Hair loss?

Hair loss?

The vast majority of those adopting this healthy lifestyle discover a renewed sense of vitality, mental clarity, and relief from undesirable symptoms. In addition to this, most adherents commonly report healthy weight normalisation, improved skin, hair, nails and emotional outlook.

The vast majority of those adopting this healthy lifestyle discover a renewed sense of vitality, mental clarity, and relief from undesirable symptoms. In addition to this, most adherents commonly report […]

Though far from typical, however, there are a few that come to complain about increased/unexpected hair loss– prompting the concern that a fat-based ketogenic Paleo approach to eating somehow leads to thyroid impairment.  Nothing could be further from the truth— but there is a potential mechanism for hair loss in certain individuals… And the fault lies not with this otherwise exceptionally healthy dietary approach, but instead with pre-existing and/or previously unidentified digestive problems.  Allow me to explain:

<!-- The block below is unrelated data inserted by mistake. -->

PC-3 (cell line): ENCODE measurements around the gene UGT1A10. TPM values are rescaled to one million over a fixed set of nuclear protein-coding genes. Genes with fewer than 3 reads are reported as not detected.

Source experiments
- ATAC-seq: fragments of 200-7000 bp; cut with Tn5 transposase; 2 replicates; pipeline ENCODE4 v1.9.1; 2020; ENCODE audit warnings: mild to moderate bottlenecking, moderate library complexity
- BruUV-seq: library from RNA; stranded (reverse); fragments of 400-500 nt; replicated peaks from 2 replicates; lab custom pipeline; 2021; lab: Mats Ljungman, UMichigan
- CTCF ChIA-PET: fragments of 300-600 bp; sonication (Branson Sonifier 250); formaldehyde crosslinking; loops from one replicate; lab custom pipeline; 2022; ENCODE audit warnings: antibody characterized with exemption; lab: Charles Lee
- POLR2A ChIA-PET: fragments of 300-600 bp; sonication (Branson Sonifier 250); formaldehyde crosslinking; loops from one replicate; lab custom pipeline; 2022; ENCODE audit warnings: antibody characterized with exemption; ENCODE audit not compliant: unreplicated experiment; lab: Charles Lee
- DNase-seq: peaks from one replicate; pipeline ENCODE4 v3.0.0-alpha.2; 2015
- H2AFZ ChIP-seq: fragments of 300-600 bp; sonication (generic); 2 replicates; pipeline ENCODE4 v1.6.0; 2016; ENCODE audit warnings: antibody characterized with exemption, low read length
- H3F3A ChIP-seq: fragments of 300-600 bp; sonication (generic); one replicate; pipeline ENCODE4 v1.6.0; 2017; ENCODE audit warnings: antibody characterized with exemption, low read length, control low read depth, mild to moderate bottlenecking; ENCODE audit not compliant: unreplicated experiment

The Paleo Way version of the Paleo lifestyle is largely based upon those foods that humans are the most genetically adapted over the longest period of our evolutionary history. There is also a very strong emphasis upon food quality and the quality of food production supplying the foods we eat.